Bernie Sanders captivated the hearts and minds of tens of millions of Americans when he ran for president in 2015 and 2016 – many of them young and relatively new to the political arena.
In his doomed candidacy for the Democratic Party’s presidential nomination, Sanders spoke with unbridled (and unpolished) passion about the economic injustice that so marks American society. As the campaign wore on, he expanded his message to include racial and environmental justice, as well as the most anti-imperialist platform a major presidential candidate has put forth in recent memory (although admittedly that isn’t saying much).
It was Sanders’s honesty and integrity on these issues that allowed him to bypass what many pundits assured the American people, time and time again in the mainstream media, in debates, and in thinkpieces for liberal sites such as the Huffington Post, was his greatest political weakness: the word “socialism.”
Sanders had identified as a democratic socialist at least since his tenure as mayor of Burlington, Vermont, where he had taken a hard line against business interests that sought to undermine local labor.
Interestingly, Sanders seemed to (whether consciously or not) distance himself from the label during his presidential campaign, for all the good it did him. When pressed on the subject by Stephen Colbert (who hilariously called Sanders a “liberal” and a “socialist” in the exact same sentence), Sanders fell back on the social democratic record of Scandinavian nations such as Denmark and Norway, touting those nations’ better education records and higher standards of living.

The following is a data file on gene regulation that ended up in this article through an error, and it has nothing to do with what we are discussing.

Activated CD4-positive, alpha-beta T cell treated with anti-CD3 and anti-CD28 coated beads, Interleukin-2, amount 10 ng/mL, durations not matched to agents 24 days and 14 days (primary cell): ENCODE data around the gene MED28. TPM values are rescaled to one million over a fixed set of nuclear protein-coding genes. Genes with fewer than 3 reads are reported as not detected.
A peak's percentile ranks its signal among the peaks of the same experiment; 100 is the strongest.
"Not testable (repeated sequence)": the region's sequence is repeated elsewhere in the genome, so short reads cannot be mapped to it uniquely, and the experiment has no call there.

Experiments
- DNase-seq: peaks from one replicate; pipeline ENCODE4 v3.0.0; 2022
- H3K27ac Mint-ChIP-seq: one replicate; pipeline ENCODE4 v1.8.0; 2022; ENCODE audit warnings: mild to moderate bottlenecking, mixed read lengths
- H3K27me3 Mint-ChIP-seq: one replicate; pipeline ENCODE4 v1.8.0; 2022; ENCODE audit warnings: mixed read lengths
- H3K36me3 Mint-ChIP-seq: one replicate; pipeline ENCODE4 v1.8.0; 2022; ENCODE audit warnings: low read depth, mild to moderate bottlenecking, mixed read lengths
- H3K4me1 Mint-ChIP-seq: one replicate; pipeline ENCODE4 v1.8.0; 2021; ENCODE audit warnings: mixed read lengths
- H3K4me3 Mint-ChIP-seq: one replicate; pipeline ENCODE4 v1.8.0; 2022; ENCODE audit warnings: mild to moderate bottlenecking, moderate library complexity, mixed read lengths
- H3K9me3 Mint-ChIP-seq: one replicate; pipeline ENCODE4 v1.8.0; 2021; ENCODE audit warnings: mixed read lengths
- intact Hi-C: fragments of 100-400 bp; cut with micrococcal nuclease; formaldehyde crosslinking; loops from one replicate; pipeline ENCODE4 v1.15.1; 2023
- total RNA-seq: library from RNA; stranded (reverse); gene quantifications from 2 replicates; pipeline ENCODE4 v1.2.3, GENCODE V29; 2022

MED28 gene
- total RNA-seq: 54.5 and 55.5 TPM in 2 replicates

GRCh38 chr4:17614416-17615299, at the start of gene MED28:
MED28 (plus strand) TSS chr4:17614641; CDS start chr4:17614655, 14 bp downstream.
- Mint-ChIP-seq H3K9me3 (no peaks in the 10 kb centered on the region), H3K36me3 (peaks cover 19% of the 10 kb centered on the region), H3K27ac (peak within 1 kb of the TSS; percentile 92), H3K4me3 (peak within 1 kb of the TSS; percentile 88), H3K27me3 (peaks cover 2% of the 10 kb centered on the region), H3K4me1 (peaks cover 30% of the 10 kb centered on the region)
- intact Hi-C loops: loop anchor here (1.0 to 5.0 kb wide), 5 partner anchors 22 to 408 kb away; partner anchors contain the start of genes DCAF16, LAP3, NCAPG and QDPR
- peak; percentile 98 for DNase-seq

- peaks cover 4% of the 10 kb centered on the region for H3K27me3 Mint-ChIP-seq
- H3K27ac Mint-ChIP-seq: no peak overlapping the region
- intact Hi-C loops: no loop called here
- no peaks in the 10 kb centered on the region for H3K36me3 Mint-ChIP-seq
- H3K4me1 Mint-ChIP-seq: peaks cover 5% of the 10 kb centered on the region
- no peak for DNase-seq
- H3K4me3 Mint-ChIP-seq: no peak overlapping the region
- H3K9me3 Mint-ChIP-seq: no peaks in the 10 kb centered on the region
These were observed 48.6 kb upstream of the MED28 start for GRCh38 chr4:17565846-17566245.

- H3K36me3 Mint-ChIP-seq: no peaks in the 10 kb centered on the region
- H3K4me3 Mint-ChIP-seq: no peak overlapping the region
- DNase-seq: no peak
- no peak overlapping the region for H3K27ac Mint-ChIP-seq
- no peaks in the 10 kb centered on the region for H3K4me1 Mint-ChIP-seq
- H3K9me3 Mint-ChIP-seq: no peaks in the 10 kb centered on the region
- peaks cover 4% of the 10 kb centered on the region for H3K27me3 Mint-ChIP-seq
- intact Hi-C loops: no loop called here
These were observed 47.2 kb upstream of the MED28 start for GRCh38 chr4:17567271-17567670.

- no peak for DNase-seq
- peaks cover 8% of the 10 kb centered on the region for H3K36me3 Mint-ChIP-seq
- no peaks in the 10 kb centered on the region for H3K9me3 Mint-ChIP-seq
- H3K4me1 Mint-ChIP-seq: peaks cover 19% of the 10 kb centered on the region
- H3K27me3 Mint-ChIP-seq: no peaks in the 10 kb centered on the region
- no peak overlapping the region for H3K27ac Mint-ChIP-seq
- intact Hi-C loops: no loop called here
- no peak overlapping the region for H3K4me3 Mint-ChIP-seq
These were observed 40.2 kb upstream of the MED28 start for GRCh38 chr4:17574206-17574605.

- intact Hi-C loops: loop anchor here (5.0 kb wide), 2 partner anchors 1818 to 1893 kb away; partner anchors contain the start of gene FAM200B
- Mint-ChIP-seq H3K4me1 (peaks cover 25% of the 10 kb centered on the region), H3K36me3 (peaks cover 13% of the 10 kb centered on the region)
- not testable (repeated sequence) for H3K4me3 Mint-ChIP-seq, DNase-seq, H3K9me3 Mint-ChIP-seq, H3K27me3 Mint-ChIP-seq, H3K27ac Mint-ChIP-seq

Redefining “socialism” as social democracy may have played well for the liberal-progressive audience Sanders was courting on Colbert, but with this tactic (which Sanders would use many, many more times throughout the campaign) Sanders drew the ire of the Left, of true socialists, Marxists, communists, anarchists, et al.
Many of these people seemed personally offended that a SocDem like Sanders would take up the mantle of socialism, which calls for a democratic and worker-controlled society, emphatically not the still-bourgeois-but-with-more-welfare state Sanders seemed to be advocating.
Sanders’s shaky record on American imperialism, such as his lukewarm support for (or, more accurately, his failure to ardently oppose) imperialist Israel, was a frequent target of criticism from the Left. Never mind that Sanders’s position was by far the leftmost of any candidate in either major party; many Leftists would accept nothing less than total ideological purity.
Sanders was also accused of being a “sheepdog” for the Democrats – an establishment shill who runs a destined-to-lose campaign to the left of the party’s preferred candidate, then serves to “shepherd” their voters back to the center during the general election. When Sanders was ultimately defeated and endorsed rival Hillary Clinton, most of Sanders’s critics felt (somewhat-justifiably) vindicated.
Today, many months after the end of the Democratic Party and after inaugurating a new, reactionary president, many on the Left are just so over Bernie Sanders. To some, his campaign has shown just how fruitless reformism is destined to be, and how ultimately useless electoral politics (at least on a national level) are for those yearning for The Revolution. No more charismatic leaders, no more ideologues, no more saviors.